ODF Extensibility and the Foreign-Element Fall-back mechanism
Dennis E. Hamilton
dennis.hamilton at acm.org
Fri May 28 05:37:27 CEST 2010
Following the 2010-05-26 Teleconference discussion of ODF Extensibility, I
wrote down some of my thoughts on how it is difficult to introduce
extensions, such as using MCE as a foreign element that carries further
extension material, when the consumer does not recognize the extension (or
the MCE mechanism). After the teleconference, I posted a simple statement
of my concerns over foreign-element rules on the ODF TC list. That note is
forwarded at the bottom of this message.
Fundamentally, there is no required consumer behavior for the treatment of
foreign elements encountered in an ODF document. In addition, when the
foreign element occurs as part of mixed content, the *recommended* behavior
is to strip the start and end tags of the foreign element and leave anything
else in place to be consumed as part of the mixed content where the foreign
element occurred. (I am oversimplifying although it would be great if it
were nearly that simple. It is essentially this flattening that I point out
is incompletely specified in item (1) in the forwarded note, below. It is
also not stated in ODF 1.2 whether this flattening can continue recursively
on what may now be seen as foreign elements in the just-flattened mixed
Another problem has to do with a principle that applies generally in ODF
pretty much. Basically, the only time an element body can have PCDATA is
when that PCDATA is textual content of the document. The idea is that, if
all you wanted to do is extract the narrative text from a document in the
sequence in which it occurs, all one needs to do is strip all of the element
tags. This doesn't work 100%, but that is the essential idea. (The
exceptions include hidden text, annotations, and removed material that is
held as part of change-tracking.)
Here is where there is a problem with MCE Alternative Content. If the
occurrence is as an element in mixed content, and the
<mce:AlternativeContent> element is flattened, all of the choices and any
fallback will be flattened with it, and their flattening will likely lead to
an undesirable result in any resulting mixed content.
There is one mitigation (and it is different between ODF 1.0/1.1 and ODF
1.2). In ODF 1.2, the office:process-content element (being deprecated in
1.2!) could be present and set false on all of the <mce:Choice> elements to
*recommend* (sorry) to a consumers that the <mce:Choice> element not be
interpreted. Then the <mce:Fallback> element could determine the result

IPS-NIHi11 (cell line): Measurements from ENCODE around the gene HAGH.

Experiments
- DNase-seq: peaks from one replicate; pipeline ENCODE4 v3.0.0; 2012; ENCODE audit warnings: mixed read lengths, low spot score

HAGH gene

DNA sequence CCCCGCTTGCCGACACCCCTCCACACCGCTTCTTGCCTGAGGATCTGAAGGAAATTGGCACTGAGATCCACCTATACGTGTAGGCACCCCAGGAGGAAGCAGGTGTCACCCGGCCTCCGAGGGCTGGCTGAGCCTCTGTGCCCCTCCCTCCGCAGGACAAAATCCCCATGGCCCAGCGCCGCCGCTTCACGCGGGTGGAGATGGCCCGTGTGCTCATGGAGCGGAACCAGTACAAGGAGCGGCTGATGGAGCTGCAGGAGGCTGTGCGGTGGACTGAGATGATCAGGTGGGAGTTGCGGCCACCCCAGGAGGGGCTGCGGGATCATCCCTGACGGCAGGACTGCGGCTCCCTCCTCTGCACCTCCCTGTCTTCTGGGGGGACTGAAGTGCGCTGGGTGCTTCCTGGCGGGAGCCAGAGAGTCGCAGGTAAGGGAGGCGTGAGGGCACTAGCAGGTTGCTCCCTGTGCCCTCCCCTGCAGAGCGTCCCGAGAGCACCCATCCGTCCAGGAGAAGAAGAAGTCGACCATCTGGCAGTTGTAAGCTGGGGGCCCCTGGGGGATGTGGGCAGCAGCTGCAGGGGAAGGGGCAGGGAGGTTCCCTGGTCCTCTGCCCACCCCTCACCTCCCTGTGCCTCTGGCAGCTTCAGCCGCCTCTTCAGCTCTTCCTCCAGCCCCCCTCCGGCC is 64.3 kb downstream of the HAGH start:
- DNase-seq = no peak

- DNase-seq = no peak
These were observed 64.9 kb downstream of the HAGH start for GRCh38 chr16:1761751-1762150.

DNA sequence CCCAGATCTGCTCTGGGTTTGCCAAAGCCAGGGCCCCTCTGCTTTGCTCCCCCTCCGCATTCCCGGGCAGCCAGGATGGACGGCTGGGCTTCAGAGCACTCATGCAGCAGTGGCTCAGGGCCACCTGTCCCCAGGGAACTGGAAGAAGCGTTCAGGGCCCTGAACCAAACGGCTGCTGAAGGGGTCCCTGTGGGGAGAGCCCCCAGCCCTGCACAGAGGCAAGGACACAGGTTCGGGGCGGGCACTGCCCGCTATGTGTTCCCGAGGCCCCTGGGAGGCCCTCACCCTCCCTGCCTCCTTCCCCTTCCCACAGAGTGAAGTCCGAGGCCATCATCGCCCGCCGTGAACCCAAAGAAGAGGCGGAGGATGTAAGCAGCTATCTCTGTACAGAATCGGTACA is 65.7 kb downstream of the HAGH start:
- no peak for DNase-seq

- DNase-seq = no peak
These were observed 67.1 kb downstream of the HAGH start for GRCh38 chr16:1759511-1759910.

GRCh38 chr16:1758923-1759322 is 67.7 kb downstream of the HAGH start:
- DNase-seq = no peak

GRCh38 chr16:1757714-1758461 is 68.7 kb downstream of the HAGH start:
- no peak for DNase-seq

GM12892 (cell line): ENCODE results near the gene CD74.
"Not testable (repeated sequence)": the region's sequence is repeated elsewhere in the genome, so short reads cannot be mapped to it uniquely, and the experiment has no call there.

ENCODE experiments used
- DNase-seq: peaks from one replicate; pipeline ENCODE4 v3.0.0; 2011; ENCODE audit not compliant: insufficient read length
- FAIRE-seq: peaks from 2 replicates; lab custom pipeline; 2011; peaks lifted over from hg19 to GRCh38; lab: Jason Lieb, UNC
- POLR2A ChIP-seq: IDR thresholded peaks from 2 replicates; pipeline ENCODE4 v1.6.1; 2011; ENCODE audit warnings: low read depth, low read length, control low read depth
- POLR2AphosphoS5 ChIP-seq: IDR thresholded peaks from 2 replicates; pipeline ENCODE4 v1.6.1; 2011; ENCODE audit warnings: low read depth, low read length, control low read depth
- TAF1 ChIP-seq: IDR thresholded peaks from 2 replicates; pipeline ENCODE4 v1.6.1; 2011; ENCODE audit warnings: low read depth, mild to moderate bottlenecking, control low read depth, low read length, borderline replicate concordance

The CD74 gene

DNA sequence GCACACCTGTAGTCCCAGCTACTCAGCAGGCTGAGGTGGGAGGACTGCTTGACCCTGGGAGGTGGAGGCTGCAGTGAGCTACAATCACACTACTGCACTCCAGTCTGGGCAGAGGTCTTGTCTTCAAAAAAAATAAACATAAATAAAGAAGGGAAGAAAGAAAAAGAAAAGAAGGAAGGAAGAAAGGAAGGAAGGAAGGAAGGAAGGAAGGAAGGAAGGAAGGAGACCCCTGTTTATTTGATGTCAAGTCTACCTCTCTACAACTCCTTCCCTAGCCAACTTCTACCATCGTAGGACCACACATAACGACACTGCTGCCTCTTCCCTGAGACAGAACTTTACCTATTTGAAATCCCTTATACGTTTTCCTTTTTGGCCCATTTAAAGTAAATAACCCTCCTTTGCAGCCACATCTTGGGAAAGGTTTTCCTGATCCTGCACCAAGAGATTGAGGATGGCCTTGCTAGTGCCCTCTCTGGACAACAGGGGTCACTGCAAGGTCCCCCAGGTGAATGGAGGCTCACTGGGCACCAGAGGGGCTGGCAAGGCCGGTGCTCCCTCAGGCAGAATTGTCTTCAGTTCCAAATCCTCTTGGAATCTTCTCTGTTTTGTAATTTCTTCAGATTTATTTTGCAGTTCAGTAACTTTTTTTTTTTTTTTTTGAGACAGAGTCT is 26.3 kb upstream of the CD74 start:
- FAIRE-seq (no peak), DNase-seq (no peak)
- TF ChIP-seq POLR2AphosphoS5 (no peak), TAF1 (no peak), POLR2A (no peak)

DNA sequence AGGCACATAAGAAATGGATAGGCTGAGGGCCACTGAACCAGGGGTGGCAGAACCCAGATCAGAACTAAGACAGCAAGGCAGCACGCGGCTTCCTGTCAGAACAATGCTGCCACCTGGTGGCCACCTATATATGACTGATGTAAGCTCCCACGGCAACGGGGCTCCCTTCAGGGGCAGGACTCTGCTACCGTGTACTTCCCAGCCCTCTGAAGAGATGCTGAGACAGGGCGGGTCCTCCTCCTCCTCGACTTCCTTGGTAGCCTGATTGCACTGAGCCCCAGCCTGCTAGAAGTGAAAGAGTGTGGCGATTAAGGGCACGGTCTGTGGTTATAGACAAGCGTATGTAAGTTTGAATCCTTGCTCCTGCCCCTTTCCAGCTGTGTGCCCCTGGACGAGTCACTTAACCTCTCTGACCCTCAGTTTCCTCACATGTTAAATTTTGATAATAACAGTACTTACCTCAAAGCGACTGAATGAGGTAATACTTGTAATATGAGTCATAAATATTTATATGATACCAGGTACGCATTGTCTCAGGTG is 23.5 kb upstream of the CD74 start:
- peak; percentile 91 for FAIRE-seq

(including by its absence) in the case MCE is itself not understood by the
To accomplish the same sort of thing with an ODF 1.1 document, there are
different rules for when flattening happens and the definition for
office:process-content (and the default in its absence) differs.
I am sure that I missed some cases and could have simplified this
explanation more, but this is what I understand about ODF 1.2 extensibility
at this point.
From: Dennis E. Hamilton [mailto:dennis.hamilton at acm.org]
Sent: Wednesday, May 26, 2010 07:03
To: 'Michael.Brauer at Sun.COM'
Cc: ODF TC List (office at lists.oasis-open.org)
Subject: Concerns for the Foreign-Element Fall-back
Michael, here is more on my concerns about the foreign-element handling in
ODF 1.x and needing the fall-back to be predictable by producers who want to
be careful that consumers will achieve a reasonable result:
1. The substitution process is incompletely-specified. I.e., if a foreign
element has namespace bindings and use of XML-defined attributes (xml:lang,
xml:space, xml:id, RDFa attributes, etc.), those need to be absorbed somehow
if the tags are simply dropped and the body retained as part of the text.
(I was thinking that a substitution with <text:span> Might be preferable
because of this. Also, being in a place where <text:span> is allowed would
be a good place to specify where this form of rewriting should be done. If
<text:span> is not allowed where the foreign element occurs, then leaving
the body should not be provided for.
2. The use of SHOULD in ODF 1.1 and ODF 1.2 is as "recommended." There is
no requirement that it be implementation-defined or that there must be
justification over doing anything else. (That is in the IETF RFC, but not
the JTC1 definition of the provision.
3. Considerations for preservation of foreign elements/attributes that are
not understood/supported seems to be problematic.
4. There is no consideration for how all of this fits in with change
tracking and RDF markup.
- - - - - - - - - - - - -
Standards are arbitrary solutions to recurring problems (R. W. Bemer)
Although not by becoming the recurring problem (orcmid).
When you find yourself in a hole, stop digging.
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